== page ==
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  1. Achhami E, Lamichhane S, Mahaju S, Kandel A, Poudel A, Kc R. Unregulated medication use and complications: a case study of prolonged self-treated tuberculosis in Nepal. BMC Infect Dis. 2023;23(1):659.

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  2. Pradipta IS, Houtsma D, van Boven JFM, Alffenaar JWC, Hak E. Interventions to improve medication adherence in tuberculosis patients: a systematic review of randomized controlled studies. NPJ Prim Care Respir Med. 2020;30(1):21.

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  5. Rathod P, Sharma S, Ukey U, Sonpimpale B, Ughade S, Narlawar U et al. Prevalence, pattern, and reasons for Self-Medication: a community-based cross-sectional study from Central India. Cureus 15(1):e33917.

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VA, JRJ, JTG and JSP conceived the idea, wrote the initial draft of the manuscript, and edited and approved the final draft of the manuscript.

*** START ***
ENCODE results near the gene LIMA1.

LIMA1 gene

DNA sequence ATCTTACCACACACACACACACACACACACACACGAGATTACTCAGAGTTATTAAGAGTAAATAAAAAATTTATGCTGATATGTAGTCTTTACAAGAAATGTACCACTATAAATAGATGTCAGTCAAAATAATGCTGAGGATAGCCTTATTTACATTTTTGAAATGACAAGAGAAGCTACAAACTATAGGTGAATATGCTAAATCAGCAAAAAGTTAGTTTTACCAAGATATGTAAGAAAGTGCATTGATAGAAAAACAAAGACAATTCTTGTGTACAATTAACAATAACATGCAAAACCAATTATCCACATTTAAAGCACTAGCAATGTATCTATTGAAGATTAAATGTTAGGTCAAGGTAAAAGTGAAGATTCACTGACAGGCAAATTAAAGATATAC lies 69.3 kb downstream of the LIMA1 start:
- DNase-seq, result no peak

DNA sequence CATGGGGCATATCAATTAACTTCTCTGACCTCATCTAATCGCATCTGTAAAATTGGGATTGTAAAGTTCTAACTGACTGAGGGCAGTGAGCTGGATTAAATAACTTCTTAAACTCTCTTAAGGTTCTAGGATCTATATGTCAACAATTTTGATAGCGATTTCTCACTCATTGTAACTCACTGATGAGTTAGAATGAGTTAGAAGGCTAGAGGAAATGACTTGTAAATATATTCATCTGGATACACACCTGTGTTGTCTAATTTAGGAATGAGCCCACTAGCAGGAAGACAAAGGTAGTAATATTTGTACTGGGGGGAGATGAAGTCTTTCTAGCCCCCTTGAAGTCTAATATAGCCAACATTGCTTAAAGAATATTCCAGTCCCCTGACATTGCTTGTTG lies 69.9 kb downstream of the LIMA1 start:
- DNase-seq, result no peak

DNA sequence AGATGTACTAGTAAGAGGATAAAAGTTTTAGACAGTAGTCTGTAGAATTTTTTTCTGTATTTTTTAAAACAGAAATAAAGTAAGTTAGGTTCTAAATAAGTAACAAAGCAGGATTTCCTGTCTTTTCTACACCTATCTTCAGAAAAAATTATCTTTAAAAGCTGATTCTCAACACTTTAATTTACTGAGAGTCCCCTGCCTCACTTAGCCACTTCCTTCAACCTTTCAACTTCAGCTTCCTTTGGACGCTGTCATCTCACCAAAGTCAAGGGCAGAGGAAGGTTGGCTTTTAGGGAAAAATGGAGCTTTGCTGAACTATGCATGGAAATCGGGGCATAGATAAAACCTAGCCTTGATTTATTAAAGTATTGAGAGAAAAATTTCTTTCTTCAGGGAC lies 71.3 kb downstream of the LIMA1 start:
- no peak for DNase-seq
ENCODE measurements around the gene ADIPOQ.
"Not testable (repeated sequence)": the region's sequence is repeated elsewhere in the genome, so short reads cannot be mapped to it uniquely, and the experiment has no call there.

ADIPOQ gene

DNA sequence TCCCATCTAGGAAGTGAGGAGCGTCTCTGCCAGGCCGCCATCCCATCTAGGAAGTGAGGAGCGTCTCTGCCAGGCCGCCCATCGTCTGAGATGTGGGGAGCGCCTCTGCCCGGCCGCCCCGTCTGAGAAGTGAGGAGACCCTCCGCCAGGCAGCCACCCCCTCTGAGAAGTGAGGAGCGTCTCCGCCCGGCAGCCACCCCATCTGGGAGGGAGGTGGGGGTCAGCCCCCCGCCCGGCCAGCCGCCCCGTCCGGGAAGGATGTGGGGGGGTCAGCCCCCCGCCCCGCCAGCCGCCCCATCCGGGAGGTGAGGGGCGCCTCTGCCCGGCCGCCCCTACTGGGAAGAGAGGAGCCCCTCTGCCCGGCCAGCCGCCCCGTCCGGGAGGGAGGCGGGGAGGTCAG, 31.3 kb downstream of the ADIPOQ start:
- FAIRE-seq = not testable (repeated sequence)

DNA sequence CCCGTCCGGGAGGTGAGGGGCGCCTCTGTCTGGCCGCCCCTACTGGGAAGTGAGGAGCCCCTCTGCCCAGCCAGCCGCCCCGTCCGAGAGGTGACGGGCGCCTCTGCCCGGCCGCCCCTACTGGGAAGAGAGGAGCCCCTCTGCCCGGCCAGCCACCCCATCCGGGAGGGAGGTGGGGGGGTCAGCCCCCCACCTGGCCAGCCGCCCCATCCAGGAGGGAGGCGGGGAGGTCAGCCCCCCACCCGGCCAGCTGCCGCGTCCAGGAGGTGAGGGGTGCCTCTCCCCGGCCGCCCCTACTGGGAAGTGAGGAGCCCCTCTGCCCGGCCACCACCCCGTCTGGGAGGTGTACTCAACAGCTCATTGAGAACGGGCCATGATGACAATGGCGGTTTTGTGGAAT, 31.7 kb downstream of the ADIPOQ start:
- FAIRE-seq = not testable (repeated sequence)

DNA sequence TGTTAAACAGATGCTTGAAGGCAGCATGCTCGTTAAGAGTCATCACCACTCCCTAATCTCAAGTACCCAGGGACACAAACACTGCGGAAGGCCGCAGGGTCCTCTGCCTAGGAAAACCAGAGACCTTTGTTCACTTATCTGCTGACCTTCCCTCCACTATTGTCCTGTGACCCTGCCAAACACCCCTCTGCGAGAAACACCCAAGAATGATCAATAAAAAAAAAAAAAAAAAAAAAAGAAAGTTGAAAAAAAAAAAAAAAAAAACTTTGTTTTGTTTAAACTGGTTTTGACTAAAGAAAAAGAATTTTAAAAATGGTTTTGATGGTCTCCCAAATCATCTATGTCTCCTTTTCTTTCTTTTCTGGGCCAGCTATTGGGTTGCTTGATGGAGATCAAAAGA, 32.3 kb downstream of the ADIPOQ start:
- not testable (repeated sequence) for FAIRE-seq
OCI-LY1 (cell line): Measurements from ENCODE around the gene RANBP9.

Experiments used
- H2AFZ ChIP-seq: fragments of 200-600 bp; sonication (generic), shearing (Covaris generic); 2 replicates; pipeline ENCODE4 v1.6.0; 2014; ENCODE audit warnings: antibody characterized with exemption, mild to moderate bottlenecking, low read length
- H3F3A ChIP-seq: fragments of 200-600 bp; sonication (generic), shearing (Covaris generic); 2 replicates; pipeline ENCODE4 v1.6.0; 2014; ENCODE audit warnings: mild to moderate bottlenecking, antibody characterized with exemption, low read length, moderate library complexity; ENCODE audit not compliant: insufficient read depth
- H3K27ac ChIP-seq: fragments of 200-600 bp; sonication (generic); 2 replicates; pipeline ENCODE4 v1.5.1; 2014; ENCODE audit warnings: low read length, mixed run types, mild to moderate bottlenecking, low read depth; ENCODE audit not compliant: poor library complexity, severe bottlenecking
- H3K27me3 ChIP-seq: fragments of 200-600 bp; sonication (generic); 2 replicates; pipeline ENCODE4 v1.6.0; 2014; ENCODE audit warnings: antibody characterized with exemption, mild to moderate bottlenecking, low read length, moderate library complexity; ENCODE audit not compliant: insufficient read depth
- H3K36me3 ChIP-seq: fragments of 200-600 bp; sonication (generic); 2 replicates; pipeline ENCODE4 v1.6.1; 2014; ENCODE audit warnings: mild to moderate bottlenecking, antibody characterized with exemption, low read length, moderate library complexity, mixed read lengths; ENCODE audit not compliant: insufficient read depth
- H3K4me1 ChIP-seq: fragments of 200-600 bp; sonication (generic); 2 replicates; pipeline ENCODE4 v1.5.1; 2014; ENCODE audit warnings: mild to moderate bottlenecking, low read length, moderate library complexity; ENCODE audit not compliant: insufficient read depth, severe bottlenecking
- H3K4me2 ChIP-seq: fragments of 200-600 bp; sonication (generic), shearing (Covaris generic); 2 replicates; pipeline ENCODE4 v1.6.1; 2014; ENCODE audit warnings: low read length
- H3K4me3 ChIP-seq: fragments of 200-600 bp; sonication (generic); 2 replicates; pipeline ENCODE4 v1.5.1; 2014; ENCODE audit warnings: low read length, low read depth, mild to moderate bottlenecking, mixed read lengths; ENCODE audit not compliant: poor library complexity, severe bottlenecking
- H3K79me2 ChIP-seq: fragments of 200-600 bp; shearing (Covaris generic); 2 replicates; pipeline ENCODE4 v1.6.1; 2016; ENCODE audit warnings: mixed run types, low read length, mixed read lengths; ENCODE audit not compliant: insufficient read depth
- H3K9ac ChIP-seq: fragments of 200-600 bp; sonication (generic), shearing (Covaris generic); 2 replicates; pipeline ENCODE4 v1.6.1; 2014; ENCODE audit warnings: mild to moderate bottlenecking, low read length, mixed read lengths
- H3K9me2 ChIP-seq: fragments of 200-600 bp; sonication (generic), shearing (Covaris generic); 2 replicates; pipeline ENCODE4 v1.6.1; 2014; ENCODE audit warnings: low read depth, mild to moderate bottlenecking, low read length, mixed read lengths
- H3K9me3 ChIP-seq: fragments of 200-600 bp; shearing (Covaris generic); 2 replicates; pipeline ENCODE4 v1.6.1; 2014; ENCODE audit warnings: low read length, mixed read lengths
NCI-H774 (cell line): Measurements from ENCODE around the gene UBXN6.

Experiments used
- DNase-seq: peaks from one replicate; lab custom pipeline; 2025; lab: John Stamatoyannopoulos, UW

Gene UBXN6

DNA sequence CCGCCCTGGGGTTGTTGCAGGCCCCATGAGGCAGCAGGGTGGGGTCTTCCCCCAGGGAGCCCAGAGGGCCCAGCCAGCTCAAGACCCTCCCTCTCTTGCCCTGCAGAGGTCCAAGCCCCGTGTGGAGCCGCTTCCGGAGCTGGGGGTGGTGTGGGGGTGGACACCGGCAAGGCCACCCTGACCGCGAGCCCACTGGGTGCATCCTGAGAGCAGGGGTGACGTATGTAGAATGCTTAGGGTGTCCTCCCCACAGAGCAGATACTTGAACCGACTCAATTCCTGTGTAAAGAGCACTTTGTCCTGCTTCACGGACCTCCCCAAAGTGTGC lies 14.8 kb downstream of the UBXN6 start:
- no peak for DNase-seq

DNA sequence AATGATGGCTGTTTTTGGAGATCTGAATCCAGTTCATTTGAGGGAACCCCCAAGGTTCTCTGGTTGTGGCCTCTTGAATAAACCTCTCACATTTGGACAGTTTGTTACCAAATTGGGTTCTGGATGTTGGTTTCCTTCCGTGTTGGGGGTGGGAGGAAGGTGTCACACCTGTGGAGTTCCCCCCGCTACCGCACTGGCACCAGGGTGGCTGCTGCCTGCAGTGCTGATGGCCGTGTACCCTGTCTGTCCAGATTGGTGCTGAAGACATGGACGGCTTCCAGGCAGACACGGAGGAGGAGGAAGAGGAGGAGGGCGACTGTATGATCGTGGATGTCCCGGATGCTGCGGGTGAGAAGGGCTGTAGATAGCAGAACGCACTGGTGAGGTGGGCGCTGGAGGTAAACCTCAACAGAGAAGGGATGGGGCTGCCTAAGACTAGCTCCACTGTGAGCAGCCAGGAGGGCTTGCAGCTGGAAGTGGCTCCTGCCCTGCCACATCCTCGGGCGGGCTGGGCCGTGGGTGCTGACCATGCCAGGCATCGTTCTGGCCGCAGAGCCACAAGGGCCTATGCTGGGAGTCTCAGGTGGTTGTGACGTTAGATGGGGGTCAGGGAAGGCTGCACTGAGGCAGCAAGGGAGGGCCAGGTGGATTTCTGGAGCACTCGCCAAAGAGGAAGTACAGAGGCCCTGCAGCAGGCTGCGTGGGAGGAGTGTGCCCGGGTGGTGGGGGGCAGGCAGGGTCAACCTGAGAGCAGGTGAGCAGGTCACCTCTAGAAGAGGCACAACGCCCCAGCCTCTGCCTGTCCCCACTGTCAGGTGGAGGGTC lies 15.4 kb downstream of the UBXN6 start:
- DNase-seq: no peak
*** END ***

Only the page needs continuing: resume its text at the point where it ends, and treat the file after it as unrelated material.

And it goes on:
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Correspondence to Vijay Alexander.

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Editor’s note: The Editors invited a response from the Authors of the published article to which this Matters Arising refers. At the time of publication, the Authors had not replied to correspondence from the journal.

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Alexander, V., Rathinam J., J., George, J.T. et al. Letter to the editor regarding the case report: unregulated medication use and complications: is self-medication a common problem with anti-tuberculous therapy (ATT)? Role for patient education. BMC Infect Dis 24, 283 (2024).